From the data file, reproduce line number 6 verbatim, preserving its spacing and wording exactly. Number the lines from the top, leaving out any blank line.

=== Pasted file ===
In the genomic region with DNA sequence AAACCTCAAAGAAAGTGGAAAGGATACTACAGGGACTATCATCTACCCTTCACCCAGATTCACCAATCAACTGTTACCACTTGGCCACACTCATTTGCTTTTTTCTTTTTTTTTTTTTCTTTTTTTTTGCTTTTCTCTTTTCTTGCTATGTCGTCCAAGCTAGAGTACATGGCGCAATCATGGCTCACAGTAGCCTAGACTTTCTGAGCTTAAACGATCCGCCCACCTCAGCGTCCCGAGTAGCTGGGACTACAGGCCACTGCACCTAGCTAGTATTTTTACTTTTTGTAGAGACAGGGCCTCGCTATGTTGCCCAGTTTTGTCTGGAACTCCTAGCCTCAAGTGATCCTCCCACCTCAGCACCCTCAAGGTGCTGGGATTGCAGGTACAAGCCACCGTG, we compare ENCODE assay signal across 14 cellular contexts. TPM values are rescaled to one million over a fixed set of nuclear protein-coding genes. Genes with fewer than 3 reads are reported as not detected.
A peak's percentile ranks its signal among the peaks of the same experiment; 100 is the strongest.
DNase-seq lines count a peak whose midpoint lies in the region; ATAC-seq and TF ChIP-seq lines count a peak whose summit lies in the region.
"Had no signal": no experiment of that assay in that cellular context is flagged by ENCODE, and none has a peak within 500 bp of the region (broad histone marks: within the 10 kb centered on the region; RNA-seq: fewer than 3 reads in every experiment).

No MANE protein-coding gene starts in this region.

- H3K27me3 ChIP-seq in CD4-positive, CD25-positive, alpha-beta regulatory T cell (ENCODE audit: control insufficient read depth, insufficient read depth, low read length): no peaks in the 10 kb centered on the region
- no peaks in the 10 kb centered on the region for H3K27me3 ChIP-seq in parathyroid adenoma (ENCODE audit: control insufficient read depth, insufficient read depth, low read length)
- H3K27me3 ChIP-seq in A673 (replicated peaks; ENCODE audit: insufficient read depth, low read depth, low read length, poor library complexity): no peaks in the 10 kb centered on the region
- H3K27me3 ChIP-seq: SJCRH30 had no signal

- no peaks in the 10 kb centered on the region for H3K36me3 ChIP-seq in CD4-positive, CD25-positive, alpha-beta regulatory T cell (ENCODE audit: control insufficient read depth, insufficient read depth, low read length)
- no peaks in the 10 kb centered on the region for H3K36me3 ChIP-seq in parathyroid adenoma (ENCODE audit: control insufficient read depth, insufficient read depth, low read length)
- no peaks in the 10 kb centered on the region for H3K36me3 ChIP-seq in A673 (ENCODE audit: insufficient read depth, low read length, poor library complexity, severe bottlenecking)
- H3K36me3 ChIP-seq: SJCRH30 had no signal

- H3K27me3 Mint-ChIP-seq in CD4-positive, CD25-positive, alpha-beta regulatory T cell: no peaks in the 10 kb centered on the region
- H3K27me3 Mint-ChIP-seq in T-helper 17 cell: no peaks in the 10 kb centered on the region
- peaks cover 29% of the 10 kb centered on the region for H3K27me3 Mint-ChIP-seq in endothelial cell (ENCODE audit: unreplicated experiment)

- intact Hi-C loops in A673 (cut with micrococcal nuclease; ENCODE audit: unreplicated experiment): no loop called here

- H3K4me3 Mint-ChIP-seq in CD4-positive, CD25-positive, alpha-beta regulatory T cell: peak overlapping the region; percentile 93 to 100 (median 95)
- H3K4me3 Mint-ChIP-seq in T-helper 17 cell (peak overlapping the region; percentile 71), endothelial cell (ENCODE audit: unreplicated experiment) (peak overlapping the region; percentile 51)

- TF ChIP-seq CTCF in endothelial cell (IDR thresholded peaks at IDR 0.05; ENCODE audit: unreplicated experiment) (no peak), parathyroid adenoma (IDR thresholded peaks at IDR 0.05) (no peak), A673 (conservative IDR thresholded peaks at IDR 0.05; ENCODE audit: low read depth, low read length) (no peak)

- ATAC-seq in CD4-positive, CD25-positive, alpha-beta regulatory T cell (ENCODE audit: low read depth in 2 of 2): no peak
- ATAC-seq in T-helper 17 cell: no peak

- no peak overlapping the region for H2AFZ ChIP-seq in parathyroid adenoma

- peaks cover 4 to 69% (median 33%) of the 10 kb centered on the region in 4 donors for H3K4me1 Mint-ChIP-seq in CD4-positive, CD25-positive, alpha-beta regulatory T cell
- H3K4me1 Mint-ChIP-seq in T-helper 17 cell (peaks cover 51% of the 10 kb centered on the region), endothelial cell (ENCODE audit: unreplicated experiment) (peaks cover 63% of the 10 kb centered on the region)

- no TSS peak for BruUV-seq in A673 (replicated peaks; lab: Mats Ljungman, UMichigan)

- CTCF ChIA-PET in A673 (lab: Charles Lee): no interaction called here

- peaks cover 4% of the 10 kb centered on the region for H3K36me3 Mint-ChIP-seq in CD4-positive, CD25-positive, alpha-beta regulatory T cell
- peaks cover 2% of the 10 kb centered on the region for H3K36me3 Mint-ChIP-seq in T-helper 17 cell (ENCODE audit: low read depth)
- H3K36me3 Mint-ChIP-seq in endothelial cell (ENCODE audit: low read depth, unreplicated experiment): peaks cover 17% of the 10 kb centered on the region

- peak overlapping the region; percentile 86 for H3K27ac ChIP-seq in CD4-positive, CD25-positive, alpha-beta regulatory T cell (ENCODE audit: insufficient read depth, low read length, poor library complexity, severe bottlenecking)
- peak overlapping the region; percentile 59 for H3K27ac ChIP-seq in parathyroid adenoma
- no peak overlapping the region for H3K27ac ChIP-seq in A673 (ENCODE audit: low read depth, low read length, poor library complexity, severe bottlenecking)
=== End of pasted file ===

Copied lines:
- H3K27me3 ChIP-seq in CD4-positive, CD25-positive, alpha-beta regulatory T cell (ENCODE audit: control insufficient read depth, insufficient read depth, low read length): no peaks in the 10 kb centered on the region